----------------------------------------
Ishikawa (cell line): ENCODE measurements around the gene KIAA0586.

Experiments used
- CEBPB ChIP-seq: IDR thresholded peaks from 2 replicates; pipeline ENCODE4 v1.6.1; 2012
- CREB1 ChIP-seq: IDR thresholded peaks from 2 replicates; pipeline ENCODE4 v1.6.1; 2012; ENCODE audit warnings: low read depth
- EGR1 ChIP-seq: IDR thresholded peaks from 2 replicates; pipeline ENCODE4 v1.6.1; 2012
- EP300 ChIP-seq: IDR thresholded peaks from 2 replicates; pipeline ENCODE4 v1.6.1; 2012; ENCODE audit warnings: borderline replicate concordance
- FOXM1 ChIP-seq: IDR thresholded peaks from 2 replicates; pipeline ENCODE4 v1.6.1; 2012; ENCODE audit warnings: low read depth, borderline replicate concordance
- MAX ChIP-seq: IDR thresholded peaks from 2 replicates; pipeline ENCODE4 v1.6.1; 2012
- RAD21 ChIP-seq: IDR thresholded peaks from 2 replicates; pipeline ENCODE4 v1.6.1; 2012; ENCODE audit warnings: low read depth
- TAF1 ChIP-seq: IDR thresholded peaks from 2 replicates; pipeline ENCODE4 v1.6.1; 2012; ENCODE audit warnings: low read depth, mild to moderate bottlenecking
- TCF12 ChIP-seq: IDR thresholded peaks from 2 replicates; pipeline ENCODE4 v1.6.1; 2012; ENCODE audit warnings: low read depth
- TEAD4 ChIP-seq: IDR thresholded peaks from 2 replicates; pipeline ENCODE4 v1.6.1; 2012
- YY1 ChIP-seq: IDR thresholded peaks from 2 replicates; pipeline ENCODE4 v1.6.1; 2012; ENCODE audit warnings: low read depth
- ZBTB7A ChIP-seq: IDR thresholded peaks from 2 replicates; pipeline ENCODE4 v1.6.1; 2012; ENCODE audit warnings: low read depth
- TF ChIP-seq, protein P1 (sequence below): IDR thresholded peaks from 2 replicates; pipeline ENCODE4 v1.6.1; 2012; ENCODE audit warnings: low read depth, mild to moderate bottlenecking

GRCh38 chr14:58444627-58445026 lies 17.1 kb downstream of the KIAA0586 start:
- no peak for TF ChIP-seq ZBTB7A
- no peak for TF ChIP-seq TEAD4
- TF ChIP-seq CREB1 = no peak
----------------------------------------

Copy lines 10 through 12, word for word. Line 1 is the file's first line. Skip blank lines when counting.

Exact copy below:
- TAF1 ChIP-seq: IDR thresholded peaks from 2 replicates; pipeline ENCODE4 v1.6.1; 2012; ENCODE audit warnings: low read depth, mild to moderate bottlenecking
- TCF12 ChIP-seq: IDR thresholded peaks from 2 replicates; pipeline ENCODE4 v1.6.1; 2012; ENCODE audit warnings: low read depth
- TEAD4 ChIP-seq: IDR thresholded peaks from 2 replicates; pipeline ENCODE4 v1.6.1; 2012